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At the start of the new year, parents may encourage their teens to detox from social media, increase exercise, or begin a volunteer project. While kids may bristle at the thought of posting fewer selfies, surveys indicate 55 percent of adolescents enjoy volunteering. And according to a recent study, when it comes to helping others, teens may benefit psychologically from spending time helping strangers.

During the Pyeongchang 2018 Winter Olympics, figure skaters will still dazzle audiences with triple axles and quadruple salchows and routines presented with elegance.

Updated 1:40 p.m. ET on Sunday

The death toll rose to 20 on Sunday as authorities ramped up search and rescue efforts for those missing in the deadly mudslides in Santa Barbara, Calif. And hope of finding the four remaining missing persons alive, five days after storm devastated the region, is vanishing.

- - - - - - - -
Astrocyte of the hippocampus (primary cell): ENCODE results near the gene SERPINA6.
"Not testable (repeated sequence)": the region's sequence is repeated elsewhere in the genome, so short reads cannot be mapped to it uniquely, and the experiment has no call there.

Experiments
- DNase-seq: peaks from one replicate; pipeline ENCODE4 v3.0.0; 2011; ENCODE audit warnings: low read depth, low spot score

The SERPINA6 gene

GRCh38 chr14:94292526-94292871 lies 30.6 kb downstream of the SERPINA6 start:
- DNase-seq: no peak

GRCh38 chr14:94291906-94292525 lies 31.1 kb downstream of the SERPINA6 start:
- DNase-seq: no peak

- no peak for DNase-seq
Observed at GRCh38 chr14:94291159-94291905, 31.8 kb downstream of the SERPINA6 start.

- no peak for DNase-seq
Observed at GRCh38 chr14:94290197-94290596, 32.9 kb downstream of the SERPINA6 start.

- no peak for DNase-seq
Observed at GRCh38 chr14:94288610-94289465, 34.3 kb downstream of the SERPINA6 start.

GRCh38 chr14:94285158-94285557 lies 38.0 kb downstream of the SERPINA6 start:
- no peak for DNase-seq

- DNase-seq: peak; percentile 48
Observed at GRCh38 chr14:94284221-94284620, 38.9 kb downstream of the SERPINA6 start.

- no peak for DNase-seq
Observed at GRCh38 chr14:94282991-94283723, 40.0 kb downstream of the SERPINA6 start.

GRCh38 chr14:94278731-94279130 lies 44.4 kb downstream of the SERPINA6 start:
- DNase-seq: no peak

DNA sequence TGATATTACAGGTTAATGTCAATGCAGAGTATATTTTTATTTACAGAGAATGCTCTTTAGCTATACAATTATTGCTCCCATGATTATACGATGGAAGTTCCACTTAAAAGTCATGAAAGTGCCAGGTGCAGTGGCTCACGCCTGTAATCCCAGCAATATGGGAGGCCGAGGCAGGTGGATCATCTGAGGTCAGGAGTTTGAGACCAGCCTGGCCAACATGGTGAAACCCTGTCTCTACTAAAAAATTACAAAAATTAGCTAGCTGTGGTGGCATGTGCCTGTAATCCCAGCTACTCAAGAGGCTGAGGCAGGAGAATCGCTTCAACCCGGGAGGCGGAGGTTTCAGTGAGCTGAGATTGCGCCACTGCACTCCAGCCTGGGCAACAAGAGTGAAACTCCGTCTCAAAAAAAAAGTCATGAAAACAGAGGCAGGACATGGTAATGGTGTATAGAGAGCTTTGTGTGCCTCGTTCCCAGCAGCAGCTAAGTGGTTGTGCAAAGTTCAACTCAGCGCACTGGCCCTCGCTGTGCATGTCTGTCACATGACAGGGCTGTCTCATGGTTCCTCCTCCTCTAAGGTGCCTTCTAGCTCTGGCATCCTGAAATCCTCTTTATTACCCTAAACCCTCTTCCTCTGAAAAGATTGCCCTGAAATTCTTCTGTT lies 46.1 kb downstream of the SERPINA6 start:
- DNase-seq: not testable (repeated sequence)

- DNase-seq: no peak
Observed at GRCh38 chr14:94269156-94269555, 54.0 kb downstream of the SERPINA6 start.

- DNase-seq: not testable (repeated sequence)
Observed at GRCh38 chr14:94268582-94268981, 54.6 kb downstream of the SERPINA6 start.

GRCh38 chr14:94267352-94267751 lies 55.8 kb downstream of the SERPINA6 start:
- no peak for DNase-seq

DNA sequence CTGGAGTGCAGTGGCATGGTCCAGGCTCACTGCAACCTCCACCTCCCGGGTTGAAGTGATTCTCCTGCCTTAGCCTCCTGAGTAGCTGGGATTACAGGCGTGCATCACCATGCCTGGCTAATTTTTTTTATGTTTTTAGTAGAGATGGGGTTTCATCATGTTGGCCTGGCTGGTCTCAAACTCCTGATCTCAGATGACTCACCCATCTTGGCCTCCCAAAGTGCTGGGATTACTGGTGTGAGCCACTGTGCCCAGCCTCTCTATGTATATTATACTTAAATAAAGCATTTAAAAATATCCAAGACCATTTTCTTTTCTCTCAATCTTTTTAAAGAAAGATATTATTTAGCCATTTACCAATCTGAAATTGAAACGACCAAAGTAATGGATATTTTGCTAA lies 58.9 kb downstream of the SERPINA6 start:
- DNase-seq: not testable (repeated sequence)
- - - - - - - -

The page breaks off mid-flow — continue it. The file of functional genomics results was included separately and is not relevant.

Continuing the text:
After almost seven years, some half a million people killed and a recent string of victories by the Syrian military, there's a sense the Syrian war may be coming to a close.

Russia, which backs Syrian President Bashar Assad, declared last month its mission accomplished and announced a partial pullout of its troops. Syrian state television now regularly broadcasts footage celebrating its military commanders as national heroes.

And investors from around the world speak in increasingly excited terms about that most lucrative phase of war: reconstruction.

A new year means it's time for new calendars. And a North Carolina man has created some of the most unusual you'll ever see.

In fact, they show scenes you once weren't supposed to see — official CIA paintings of past spy missions.